Five years ago, the Canadian government optimistically anticipated that greater market stability, data collection, investment in research and a mandatory three-year review would allow rapid evaluation of the impact of cannabis legalization.

However, there have been a few surprises along the way. The high-profile churn in industry leadership and the closure of many retail outlets are testimony to the fact that stability remains a challenge.

Due to the COVID-19 pandemic, much research was paused, re-scoped, or simply cancelled as health and academic resources were redirected. Federal funding supporting much of this research has not been renewed.

COVID-19 also clouded our understanding of whether changes in cannabis use were related to legalization or to the pandemic. Access to comparable and timely data across provinces and territories continues to be a challenge. The expert panel conducting the three-year review has only just released its first-phase report “What We Heard,” with the final report and recommendations anticipated in March 2024.

Assessing impact

To evaluate the impact of cannabis legalization according to the stated intentions of the policy, we need to know:

  • Are young people accessing more or less cannabis?
  • Is the legal market displacing the illegal market?
  • Are fewer people involved in the criminal justice system due to cannabis?
  • Are people aware of the health risks?

Relaxing the precautionary public health and safety components of the Cannabis Act – in particular those related to advertising and promotion – is premature given the delays in generating robust answers to the questions above. Amendments to the regulations should be informed by a strong understanding of potential health and safety impacts, and not driven by private economic interests.

Are young people accessing more or less cannabis?

The impact of legalization on youth consumption remains an issue of debate. Trends continue to fluctuate, but generally have downward or stable trajectories, according to the Canadian Cannabis Survey 2021 and the Ontario Student Drug Use and Health Survey in the same year.

However, there are also concerning trends in emergency department visits due to pediatric cannabis exposure. While we can’t be sure whether the cannabis that these children consumed came from a legal or illegal source, the trends reinforce the importance of child-proof packaging and education for adults and youth on the safe storage of cannabis products.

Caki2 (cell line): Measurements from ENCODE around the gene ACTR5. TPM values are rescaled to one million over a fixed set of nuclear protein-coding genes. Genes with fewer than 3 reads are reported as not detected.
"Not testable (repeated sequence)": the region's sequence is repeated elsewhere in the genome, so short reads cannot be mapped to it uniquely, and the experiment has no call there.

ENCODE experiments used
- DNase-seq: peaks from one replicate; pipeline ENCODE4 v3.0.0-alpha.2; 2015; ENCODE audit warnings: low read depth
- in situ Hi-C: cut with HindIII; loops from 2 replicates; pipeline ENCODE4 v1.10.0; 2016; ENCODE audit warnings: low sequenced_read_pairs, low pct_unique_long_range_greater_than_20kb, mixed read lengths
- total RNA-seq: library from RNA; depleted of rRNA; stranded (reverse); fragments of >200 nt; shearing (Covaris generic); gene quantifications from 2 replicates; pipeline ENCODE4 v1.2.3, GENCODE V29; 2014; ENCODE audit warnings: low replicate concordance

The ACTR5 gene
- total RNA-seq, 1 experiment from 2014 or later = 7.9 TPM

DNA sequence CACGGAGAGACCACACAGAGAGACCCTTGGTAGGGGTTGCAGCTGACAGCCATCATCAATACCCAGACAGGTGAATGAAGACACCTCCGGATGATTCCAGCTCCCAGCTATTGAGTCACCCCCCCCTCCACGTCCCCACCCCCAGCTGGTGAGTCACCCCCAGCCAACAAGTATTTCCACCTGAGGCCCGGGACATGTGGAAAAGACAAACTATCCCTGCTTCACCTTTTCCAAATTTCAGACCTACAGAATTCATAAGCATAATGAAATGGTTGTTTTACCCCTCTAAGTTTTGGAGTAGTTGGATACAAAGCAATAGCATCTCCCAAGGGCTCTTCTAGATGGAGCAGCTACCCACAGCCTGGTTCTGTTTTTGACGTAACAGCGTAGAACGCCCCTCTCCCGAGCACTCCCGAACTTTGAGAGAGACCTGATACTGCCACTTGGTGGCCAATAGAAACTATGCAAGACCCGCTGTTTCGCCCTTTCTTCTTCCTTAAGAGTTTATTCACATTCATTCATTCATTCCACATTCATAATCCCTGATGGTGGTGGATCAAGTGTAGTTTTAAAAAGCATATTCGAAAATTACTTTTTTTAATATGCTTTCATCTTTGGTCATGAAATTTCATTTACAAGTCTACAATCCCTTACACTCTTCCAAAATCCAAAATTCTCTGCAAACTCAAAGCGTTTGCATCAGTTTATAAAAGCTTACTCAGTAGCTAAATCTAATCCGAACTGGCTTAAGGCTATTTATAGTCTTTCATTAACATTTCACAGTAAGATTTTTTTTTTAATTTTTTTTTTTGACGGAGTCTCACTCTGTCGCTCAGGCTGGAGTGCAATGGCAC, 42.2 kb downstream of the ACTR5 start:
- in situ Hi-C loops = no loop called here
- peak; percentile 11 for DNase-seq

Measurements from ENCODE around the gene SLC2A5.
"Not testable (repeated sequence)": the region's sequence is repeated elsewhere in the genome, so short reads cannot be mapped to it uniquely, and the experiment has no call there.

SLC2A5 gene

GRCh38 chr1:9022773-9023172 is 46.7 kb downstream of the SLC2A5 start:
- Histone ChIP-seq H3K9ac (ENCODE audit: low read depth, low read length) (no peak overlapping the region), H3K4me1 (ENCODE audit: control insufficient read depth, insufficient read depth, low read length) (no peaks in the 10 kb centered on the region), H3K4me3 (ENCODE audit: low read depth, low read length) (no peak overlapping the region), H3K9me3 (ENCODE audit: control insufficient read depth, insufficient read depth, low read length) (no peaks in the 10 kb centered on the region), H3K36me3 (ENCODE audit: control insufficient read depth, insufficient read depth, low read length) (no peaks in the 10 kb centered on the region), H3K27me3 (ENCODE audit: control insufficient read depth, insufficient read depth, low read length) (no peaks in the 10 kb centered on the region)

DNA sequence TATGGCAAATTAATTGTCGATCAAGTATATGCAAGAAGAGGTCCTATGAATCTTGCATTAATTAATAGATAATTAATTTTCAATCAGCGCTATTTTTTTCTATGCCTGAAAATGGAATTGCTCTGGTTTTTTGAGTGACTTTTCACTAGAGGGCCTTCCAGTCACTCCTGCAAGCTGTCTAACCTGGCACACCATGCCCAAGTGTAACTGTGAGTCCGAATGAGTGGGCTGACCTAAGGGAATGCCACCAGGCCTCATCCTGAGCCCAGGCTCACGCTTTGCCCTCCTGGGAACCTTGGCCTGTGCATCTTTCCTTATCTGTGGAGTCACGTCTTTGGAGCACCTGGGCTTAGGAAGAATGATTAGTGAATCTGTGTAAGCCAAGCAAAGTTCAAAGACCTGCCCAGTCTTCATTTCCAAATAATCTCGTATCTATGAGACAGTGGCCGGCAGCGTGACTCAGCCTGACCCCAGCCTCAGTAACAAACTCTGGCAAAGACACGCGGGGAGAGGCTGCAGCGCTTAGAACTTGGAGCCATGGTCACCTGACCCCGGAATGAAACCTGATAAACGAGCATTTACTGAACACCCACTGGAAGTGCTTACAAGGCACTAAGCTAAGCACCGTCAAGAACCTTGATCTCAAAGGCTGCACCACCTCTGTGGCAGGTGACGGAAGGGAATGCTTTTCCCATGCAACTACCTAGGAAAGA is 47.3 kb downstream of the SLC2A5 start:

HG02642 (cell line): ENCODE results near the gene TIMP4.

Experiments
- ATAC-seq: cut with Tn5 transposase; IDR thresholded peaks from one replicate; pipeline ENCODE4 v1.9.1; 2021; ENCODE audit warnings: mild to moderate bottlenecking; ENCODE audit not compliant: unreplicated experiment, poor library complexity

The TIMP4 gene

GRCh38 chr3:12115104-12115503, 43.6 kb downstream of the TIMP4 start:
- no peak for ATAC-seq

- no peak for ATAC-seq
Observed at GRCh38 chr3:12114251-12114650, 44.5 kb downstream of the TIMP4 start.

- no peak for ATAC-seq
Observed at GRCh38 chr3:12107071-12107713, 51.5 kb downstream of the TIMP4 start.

Youth consumption trends in Quebec are worth watching when evaluating diverse regulatory approaches. In 2020, Quebec raised the legal age of consumption to 21, versus 18 in Alberta and 19 in all other provinces and territories. Quebec also prohibits a broader scope of products that may appeal to youth, including chocolates, gummies and vape liquids.

While rates of use among youth are showing a promising decline in Quebec, it’s important to also consider that the decline in use among those 15-17 years in that province pre-dated the regulatory change.

Is the legal market displacing the illegal market?

Notable strides have been made in shifting consumers from the illegal market to a regulated supply. Among respondents in the Canadian Cannabis Survey who said they consumed cannabis in the previous 12 months, 68 per cent reported usually obtaining cannabis legally, either from legal storefronts (61 per cent) or online sources (7.7 per cent.)

Provinces and territories using a private retail model continue to have a higher number of outlets by population. While research has found that living very close to a retail cannabis store is associated with purchasing from a legal store, it does not necessarily predict reduced purchases from the illegal market.

Price, quality and convenience continue to be the dominant factors in determining purchasing sources, according to the 2022 Canadian Cannabis Survey and other reports.

The Cannabis Act provides important levers to promote product quality and safety, which appear to be having an impact. The 2022 International Cannabis Policy Survey found that only 15 per cent of past-year consumers surveyed in Canada perceived the legal product to be of lower quality. Increased standardization of testing as well as greater consistency in inspection and enforcement would ensure that the act’s quality levers are better utilized.

Ongoing monitoring of consumer behaviour – in particular, exploration of the barriers to transitioning to the legal market – is important to guide consumer education and potential regulatory amendments.

We also need to be realistic about the likelihood of a full transition. A price war with the illegal market would risk promoting consumption, and a product war would increase the availability of higher-risk product formats. Both options are counter to the other public health and safety objectives of the act.

Are fewer people involved in the criminal justice system due to cannabis? 

Since legalization, police data show up to a 97-per-cent reduction in cannabis possession charges, as well as a lesser reduction in trafficking and sales charges. Post-legalization, possession charges remain for those under 18 years of age, for amounts in excess of 30 grams, or for product known to be illegal.

The most common cannabis-related offense in 2020 was distribution (33 per cent of all adults charged with cannabis-related offences), followed by production (23 per cent) and sale (22 per cent).